Invest in some good time only for yourself and do one thing daily that brings happiness to you. This way, you will live your version of life and people align with your viewpoints. Understand your worth and refocus on yourself.
It was okay to feel that way – don’t deny it
You are human. Your perception of a relationship with someone can be different in their viewpoint. Hence, it is okay to feel it was real though it just fleeted away. You are entitled to those feelings and to feel hopeful about it.
Respect their decision and also don’t lose hope out there
Many a time, people do not respect the opposite person’s decision. But you should respect it as an adult and understand that there are people in this world who would love to fall in love with someone like you.
Don’t be sad if they ghost you – it’s not your fault
Majorly, people think it is their mistake if the opposite person ghosts them when they talk about their feelings. Well, guess what, it is not your fault. Ghosting is their way of dealing with the situation and steers clear of the emotional taxation.
Thus, you need to know that even though those moments never transformed into a relationship, they were true and valid. Just accept the fact that whatever you had with them was a good time and understand that your reality wasn’t their reality.
What’s wild about getting over someone you never dated, is that the whole experience was a fantasy. You made it up. You experienced realities in your mind that never happened.
Thus, guess where the healing needs to occur? In reality. If not, you’ll just keep creating more fantasies and suffering.
- Own it. With total compassion and nonjudgment, own the fact that you were making the whole thing up.
- Ask why. Most people who create fantasies do so because their fear of rejection creates such an avoidance of disappointment that they live in their head.
- Ask how can I change this. This is where you need to grow internally… what is it going to take to live in reality, date in reality, grow with another in reality? It’s going to take courage. Bravery. Showing up. Risking rejection.
- Get support. This is where you realize that going it alone has only created fantasy. Moving forward choose a mentor or coach who walks their talk, is both vulnerable and credible and who has gotten people just like your results.
- Forgive. Please remember you’ve done your best every step of the way. Not wanting to get hurt is totally human. Now you are becoming a person who is willing to grow in resilience, grit, and perseverance and create a new reality.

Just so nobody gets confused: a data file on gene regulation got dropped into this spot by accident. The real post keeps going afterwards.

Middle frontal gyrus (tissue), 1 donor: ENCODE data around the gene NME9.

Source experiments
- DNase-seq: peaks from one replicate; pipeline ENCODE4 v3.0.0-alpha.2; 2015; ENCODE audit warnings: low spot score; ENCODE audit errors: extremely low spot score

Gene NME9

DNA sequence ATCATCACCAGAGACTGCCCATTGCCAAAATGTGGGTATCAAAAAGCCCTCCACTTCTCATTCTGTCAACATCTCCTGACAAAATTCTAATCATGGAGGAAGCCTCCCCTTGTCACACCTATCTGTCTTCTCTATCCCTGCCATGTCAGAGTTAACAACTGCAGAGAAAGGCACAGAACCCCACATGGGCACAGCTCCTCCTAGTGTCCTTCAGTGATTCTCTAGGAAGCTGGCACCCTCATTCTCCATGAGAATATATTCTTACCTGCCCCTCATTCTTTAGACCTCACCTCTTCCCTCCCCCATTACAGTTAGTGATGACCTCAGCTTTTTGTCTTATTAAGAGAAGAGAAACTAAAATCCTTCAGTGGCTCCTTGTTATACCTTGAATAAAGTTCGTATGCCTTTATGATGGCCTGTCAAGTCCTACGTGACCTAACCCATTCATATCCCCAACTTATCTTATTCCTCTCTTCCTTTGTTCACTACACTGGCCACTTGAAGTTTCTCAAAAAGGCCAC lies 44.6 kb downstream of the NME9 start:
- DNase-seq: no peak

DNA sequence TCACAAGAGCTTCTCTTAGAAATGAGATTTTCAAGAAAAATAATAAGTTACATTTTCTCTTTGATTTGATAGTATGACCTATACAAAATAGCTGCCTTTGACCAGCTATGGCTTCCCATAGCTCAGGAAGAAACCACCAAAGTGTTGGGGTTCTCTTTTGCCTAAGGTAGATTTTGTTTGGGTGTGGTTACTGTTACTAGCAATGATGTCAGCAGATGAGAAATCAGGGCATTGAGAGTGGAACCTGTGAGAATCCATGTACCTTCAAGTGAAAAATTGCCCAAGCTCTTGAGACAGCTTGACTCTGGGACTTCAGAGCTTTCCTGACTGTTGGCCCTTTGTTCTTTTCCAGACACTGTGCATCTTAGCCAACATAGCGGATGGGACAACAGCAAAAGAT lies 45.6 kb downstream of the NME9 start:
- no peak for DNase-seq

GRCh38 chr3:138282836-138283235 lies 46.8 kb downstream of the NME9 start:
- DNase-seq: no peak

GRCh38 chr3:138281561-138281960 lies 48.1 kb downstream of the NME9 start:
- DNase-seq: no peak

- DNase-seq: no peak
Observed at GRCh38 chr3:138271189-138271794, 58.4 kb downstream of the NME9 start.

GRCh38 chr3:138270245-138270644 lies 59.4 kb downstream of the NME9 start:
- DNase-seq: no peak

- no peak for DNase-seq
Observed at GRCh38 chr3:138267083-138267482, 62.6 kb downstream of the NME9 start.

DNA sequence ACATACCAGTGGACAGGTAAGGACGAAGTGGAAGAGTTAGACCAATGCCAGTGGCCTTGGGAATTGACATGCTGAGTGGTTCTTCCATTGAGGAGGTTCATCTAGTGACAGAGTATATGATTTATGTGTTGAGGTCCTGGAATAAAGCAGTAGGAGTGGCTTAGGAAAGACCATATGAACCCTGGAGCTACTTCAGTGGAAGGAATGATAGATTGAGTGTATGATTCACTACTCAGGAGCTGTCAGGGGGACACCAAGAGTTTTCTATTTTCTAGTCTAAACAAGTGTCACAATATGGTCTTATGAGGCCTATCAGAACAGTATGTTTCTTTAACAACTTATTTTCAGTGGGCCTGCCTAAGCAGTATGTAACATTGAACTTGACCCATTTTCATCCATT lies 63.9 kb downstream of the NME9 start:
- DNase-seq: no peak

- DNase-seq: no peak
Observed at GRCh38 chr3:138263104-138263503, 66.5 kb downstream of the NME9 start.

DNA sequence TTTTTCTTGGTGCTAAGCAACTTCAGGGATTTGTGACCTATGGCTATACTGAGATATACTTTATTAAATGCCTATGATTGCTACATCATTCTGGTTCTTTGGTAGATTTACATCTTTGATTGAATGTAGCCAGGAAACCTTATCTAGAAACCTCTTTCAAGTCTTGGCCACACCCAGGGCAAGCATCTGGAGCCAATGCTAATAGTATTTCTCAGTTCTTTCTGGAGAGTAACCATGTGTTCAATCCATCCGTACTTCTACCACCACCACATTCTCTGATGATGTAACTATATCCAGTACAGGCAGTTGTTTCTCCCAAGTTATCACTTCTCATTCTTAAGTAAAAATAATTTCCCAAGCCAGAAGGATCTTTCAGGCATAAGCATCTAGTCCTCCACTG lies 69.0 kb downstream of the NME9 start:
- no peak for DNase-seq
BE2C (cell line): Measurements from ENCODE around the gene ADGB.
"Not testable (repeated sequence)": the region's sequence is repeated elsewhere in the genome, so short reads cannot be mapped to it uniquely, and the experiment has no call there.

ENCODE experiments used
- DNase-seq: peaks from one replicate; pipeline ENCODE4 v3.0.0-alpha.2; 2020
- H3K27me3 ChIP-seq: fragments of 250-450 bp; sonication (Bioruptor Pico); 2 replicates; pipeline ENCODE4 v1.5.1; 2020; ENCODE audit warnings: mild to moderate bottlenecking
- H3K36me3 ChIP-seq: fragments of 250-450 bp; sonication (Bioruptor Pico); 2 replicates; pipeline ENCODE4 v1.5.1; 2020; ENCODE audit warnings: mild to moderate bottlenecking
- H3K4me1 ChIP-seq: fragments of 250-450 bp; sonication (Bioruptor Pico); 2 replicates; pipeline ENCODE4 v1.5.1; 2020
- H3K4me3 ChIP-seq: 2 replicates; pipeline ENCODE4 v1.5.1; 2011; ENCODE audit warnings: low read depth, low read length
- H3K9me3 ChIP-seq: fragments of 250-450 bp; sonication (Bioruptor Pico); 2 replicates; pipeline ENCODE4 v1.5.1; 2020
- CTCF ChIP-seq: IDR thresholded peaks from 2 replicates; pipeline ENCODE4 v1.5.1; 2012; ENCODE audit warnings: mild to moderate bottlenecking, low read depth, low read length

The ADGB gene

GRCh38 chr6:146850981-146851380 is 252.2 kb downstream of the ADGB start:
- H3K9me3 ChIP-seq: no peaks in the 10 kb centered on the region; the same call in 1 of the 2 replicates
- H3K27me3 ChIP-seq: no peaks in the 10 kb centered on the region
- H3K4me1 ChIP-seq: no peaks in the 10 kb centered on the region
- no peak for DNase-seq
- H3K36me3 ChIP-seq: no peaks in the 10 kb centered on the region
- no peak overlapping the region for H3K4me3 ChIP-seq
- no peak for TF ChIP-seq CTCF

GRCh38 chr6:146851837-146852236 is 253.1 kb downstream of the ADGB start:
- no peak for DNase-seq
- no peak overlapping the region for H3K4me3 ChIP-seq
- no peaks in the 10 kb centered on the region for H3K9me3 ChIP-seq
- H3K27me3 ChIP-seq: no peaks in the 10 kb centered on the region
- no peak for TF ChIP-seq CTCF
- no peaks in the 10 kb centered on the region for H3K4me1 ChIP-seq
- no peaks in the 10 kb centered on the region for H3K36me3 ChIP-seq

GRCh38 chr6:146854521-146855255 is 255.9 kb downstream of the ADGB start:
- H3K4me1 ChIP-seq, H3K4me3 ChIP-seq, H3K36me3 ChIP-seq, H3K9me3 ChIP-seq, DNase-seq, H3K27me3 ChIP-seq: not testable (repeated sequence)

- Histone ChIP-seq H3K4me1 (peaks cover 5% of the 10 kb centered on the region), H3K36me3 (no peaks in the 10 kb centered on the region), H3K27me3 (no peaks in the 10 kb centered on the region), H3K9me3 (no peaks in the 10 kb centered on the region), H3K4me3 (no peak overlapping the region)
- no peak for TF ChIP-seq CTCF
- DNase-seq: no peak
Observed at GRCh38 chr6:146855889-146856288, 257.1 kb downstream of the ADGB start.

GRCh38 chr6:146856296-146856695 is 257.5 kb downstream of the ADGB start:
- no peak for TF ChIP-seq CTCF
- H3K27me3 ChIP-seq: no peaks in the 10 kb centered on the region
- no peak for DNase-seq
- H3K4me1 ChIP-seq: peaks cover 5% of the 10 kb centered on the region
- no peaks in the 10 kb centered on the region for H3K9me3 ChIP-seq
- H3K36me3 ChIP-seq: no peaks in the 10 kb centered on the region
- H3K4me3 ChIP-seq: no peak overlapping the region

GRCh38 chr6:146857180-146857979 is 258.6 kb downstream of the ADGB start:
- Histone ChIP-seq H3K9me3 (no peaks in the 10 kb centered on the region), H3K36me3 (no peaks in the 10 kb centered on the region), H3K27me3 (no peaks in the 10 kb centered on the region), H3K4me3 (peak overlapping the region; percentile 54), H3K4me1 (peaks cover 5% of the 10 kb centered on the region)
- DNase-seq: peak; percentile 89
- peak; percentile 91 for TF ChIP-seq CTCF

- Celebrate living. In reality, are for the badasses of the world, the brave, open-hearted ones willing to get back up after they fall, grow and evolve, and have their dreams come true. You got this!
Life Coach | Relationship Expert | Communication Guru
I have been speaking to people for years about relationships as a coach and counselor. It’s amazing to witness time and again how the heart can harbor such love for those we’ve never really fully connected with. Often I see this caused by lack of self-esteem in the individual.
The most important thing to wrap one’s head around is the idea of being enough.
When we project through the mind onto another or even an item or an idea—we are losing our own sense of grounding and center.
It is important to understand that we are always alone and that relationships do not fill an emptiness. Relationships are classrooms that demand we work on our selves. They are learning grounds for life that teach us many valuable lessons.
If we have not been in a committed relationship how is it that we can have such strong cords that tie us? These are projections of the ego-mind.
The solution: Focus on yourself
The best choices are to immerse yourself in a new community of people from whom you can gain friendship and support. Be brave and reach outside your comfort zone and local circle. Invest in learning more about self-care and self-love. Do acts of kindness and service for those less fortunate than you. Go on a gratitude rant and focus on being a better version of you.
As you practice these new techniques you are going to find that the idea of that person you had been clinging to that you can’t seem to get over is going to fade into the distance and away. This is a re-birthing of the true you!
Certified Mental Health Consultant, Enlightened Reality | Relationship Expert, Maple Holistics
When getting over someone who you never dated, consider what made you attracted to them in the first place
Were you merely attracted to their looks or was it a deeper part of their personality that really pulled you in emotionally. Keep in mind that often when people dive headfirst emotionally before they start dating a lot of their emotions are based on scenarios they have made up in their head. Thoughts of a potential future with that person.
When getting over someone who you haven’t dated it’s imperative to separate fact from fiction and identify the traits that spurred your emotions to begin with. Only then can you begin to search for someone who you can share your life with and build a healthy relationship.